Cole Porter’s “Jewish Tunes”

Nov. 20 2020

One of the wonders of modern Jewish history is the way that certain fields of human activity have, for periods of time, been almost entirely the domain of Jews. This was true of psychoanalysis in early 20th-century Vienna, photography in much of pre-World War II Central Europe, the movie business in the early days of Hollywood, and, of course, the golden age of American musical theater. But then, writes Terry Teachout, there was Cole Porter:

From Rodgers and Hammerstein to Stephen Sondheim, virtually all of the great pre-rock Broadway songwriters were first- and second-generation Jews who were either born in New York or grew up there. None was observant, but they were all very much aware of their Jewish roots. Cole Porter was a rare exception to this rule. Like his admiring friend Irving Berlin, he wrote both the words and the music to his songs, but the two men had nothing else in common. Berlin had been born in the Pale of Settlement. Porter was the only child of a wealthy family of WASPs from Indiana and was groomed by his father to be a lawyer. But he studied music at Yale and decided to become a professional songwriter instead.

[One] of Porter’s songwriting fingerprints is hinted at in a remark he made to Richard Rodgers when he claimed to have discovered “the secret of writing hits. . . . I’ll write Jewish tunes.” Porter almost certainly had in mind his marked propensity to fluctuate at will between major and minor modes, a familiar characteristic of Jewish folk music. “I Love Paris,” for instance, begins in the minor key, then shifts to major with the suddenness of a sunrise as the singer explains that he loves Paris “every moment, . . . because my love is near.”

Read more at Commentary

More about: American Jewish History, Broadway, Jewish music

How Israel and Its Allies Could Have a Positive Influence on the Biden Administration’s Iran Policy

Nov. 25 2020

While the president-elect has expressed his desire to return the U.S. to the 2015 nuclear agreement with the Islamic Republic, this should not in itself cause worry in Jerusalem; it has never been the Israeli government’s position that a deal with Tehran is undesirable, only that the flaws of the deal negotiated by the Obama administration outweighed its benefits. Thus Yaakov Amidror, Efraim Inbar, and Eran Lerman urge Israel to approach Joe Biden’s national-security team—whose senior members were announced this week—to urge them to act prudently:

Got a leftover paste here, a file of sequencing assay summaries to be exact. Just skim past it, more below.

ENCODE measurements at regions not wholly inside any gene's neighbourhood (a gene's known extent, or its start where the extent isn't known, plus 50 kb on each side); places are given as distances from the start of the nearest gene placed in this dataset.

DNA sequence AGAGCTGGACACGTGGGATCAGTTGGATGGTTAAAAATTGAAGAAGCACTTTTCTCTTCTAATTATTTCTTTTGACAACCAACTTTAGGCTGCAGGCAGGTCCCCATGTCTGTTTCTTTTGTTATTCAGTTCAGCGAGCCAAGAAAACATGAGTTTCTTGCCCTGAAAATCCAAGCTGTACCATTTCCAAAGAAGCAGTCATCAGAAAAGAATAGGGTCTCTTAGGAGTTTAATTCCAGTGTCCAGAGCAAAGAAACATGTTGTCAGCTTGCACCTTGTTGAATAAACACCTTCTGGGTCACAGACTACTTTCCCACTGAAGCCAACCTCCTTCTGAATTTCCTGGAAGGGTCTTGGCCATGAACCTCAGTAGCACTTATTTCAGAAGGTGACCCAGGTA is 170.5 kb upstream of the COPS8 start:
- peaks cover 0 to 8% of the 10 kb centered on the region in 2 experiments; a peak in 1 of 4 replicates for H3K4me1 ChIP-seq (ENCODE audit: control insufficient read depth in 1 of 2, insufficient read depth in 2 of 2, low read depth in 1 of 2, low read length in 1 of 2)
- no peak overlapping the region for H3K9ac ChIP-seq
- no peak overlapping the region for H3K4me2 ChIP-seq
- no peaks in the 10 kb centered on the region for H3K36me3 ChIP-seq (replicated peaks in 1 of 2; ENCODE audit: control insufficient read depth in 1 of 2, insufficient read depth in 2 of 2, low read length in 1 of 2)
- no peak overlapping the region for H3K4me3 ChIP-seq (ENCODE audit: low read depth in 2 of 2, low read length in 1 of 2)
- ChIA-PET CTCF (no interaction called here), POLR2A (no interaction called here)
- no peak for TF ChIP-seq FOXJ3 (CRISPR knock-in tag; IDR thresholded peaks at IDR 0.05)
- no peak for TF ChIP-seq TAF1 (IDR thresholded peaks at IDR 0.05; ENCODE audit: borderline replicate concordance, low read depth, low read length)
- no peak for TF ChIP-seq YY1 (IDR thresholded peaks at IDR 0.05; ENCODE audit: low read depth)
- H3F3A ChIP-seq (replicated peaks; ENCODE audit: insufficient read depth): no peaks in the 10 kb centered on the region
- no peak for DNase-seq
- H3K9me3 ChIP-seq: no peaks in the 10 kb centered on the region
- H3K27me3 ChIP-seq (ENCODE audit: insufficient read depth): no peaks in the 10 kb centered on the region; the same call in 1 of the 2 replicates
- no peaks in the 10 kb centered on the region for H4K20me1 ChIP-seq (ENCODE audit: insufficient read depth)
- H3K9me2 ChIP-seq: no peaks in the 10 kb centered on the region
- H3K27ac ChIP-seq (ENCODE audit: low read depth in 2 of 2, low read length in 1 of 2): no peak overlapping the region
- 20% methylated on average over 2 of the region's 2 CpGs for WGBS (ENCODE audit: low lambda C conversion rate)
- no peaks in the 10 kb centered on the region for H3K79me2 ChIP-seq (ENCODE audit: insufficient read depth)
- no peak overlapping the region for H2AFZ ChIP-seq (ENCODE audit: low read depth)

To the greatest extent possible, such approaches should be made jointly, or in very close coordination with, Israel’s new partners in the Gulf. These countries share Israel’s perspectives on the Iranian regional threat and on the need to block Tehran’s path to nuclear weapons.

For Israel, for Iran-deal skeptics in Washington, and for her partners in the region, the first operational priority is to persuade the incoming U.S. national-security team to maintain full leverage on Iran. Sanctions against Iran should not be lifted as a “gesture” without a verified Iranian return to the status quo ante (at the very least) in terms of low-enriched-uranium stockpiles and ongoing enrichment activities.

In parallel, there may emerge a unique opportunity to close ranks with the French (and with Boris Johnson’s government in London) on the Iranian question. On several issues (above all, the struggle for hegemony in the eastern Mediterranean, against Turkey), Jerusalem, Abu Dhabi, and Paris now see eye-to-eye. On Iran, during the negotiations leading to the [deal] in 2015, the position of France was often the most robust. In 2018, President Macron was willing to reach an operational understanding with Secretary of State Pompeo on [key issues regarding the Islamic Republic’s nuclear activities].

Last but certainly not least, it should be clear to the incoming U.S. national-security team that any attempt to negotiate must be, can be, and (as far as Israel is concerned) firmly will be backed by a credible military threat.

Read more at Jerusalem Institute for Strategy and Security

More about: France, Iran nuclear program, Israeli Security, US-Israel relations